Community fridges are easy to access for those looking to donate fresh food; prepackaged items are especially welcome. Photographer: Emily Kestel.
Writer: Missy Keenan
When students at West Des Moines’ Valley High School have sports practice or play rehearsal after school but forget to bring a snack—or their cupboards at home are empty—they can grab a sandwich from the school’s activities fridge.
When local gardeners have an overabundance of cucumbers, squash or tomatoes, they can bring them to the Sweet Tooth Community Fridge outside Home Inc. in Des Moines’ River Bend neighborhood.
These are just two examples of at least 40 community fridges that have sprung up in the Des Moines area in the last few years. The publicly accessible refrigerators are stocked with free food, with the twin goals of getting food to people who need it and reducing food waste. Anyone can help themselves to food from the fridge, no questions asked, and anyone can donate to it.
Monika Owczarski started the Sweet Tooth Community Fridge in December 2020. At a time when many nonprofits were closed because of the pandemic, she wanted to help neighbors who relied on them for food. Owczarski had heard about community fridges in other cities and reached out to Aubrey Alvarez, executive director of Eat Greater Des Moines, for help.
Eat Greater Des Moines purchased the refrigerator, and the two women researched how to make it weatherproof and keep it maintained. The fridge was installed first in a residential area then moved to its current location outside Home Inc. Owczarski and other volunteers keep the fridge and accompanying pantry clean and well-maintained, and they use donated funds to buy food a few times a week.
Otherwise, community members donate food anytime, and anyone can take food 24/7. A monitoring device ensures the fridge is kept at the correct temperature, and volunteers get an alert if there’s a problem. The same device tracks how often the fridge is used, which has been up to 300 times per day.
“There’s rarely a day that an item sits for more than six hours,” Owczarski says. “Our fridge is completely cleaned out multiple times per day. It’s a constant flow of people giving what they can and taking what they need. We just keep taking care of each other.”
Since the success of the Sweet Tooth Fridge, Eat Greater Des Moines has created a Community Fridge Toolkit and has purchased about 40 refrigerators for schools, libraries and other organizations in Polk, Dallas, Warren and Marion counties. Eat Greater Des Moines doesn’t approach organizations asking if they’d like one; the fridges have all been community-driven.
Alvarez says there is plenty of food in the community. “But unfortunately, we don’t always have systems to make sure food is getting to the people who need it, and 30% to 40% of food gets thrown away,” she says. “Community fridges are a great complement to traditional food pantries and a great way to get quality food that might have gone to waste to people quickly and easily in places where they’re already going, like schools and libraries.”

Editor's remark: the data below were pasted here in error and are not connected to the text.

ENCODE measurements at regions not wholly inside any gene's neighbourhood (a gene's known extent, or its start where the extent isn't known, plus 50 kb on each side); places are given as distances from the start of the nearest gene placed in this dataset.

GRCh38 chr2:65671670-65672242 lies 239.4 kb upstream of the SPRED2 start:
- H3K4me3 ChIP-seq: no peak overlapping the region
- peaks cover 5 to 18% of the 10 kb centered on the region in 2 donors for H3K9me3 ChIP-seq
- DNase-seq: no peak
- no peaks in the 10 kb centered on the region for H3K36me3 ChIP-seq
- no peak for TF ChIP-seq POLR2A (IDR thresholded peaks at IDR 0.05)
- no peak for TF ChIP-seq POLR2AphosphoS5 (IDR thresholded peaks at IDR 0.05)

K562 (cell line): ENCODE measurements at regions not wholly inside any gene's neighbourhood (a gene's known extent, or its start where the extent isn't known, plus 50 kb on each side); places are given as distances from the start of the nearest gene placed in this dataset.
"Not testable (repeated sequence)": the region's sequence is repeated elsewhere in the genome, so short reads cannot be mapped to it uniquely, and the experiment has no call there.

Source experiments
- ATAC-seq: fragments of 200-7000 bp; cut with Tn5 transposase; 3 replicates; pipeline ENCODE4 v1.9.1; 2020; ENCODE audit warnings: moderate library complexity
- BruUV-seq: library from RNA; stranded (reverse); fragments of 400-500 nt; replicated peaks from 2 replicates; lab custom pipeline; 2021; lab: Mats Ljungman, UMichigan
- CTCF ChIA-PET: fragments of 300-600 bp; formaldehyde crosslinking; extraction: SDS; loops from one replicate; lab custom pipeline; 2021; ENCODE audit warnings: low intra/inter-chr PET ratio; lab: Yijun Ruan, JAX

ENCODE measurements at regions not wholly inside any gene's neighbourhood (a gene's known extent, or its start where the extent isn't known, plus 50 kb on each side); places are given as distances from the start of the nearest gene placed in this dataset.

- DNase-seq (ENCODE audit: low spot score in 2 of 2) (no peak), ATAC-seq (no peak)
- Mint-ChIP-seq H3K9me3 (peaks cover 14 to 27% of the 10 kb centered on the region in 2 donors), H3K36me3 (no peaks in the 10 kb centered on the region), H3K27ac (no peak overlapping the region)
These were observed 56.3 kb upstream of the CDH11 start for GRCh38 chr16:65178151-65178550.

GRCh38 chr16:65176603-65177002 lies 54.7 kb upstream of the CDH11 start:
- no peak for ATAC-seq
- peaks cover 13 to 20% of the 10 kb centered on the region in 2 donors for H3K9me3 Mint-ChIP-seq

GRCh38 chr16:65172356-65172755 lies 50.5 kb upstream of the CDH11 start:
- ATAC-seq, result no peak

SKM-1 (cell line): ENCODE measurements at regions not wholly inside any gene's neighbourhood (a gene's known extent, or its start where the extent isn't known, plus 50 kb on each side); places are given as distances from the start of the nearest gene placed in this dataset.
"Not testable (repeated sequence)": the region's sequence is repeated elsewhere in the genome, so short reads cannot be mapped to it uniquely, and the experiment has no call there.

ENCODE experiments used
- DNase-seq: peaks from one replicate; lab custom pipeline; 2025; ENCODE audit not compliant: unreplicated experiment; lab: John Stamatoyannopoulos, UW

When staff members at the Perry Public Library learned about local food recovery efforts to reduce food waste, they decided to start a community fridge to help with those efforts, says Misty Vonbehren, the library’s deputy director. Located in the library’s entry area, the fridge is stocked with food rescue items from local grocery stores, Eat Greater Des Moines, Hunger Free Dallas County, and the local farmers market. Community members donate extra garden produce during the growing season.
“Our community fridge is a great collaboration between many community partners,” Vonbehren says, noting the fridge is open seven days a week during regular library hours. “It’s food that would go to waste otherwise, so we’re glad we can provide this resource to our community in addition to our local food pantry. Our food always goes quickly. We have people who come at least once a week; one gal is often at our door at 10 a.m. as soon as we open.”
How You Can Help
To donate to a community fridge or learn how to start your own fridge, check out eatgreaterdesmoines.org to download the Community Fridge Toolkit, see a list of current fridge locations, and review guidelines for donating. All donations should be sealed, labeled and dated.
“People especially like donations of protein, dairy and fresh fruit,” says Monika Owczarski with Sweet Tooth Community Fridge. “Prepared food is also popular, especially for kids, or for those without a way to cook and store food well.”
Iowa Stops Hunger is an ongoing Business Publications Corp. initiative to raise awareness about food insecurity in Iowa and inspire action to combat it.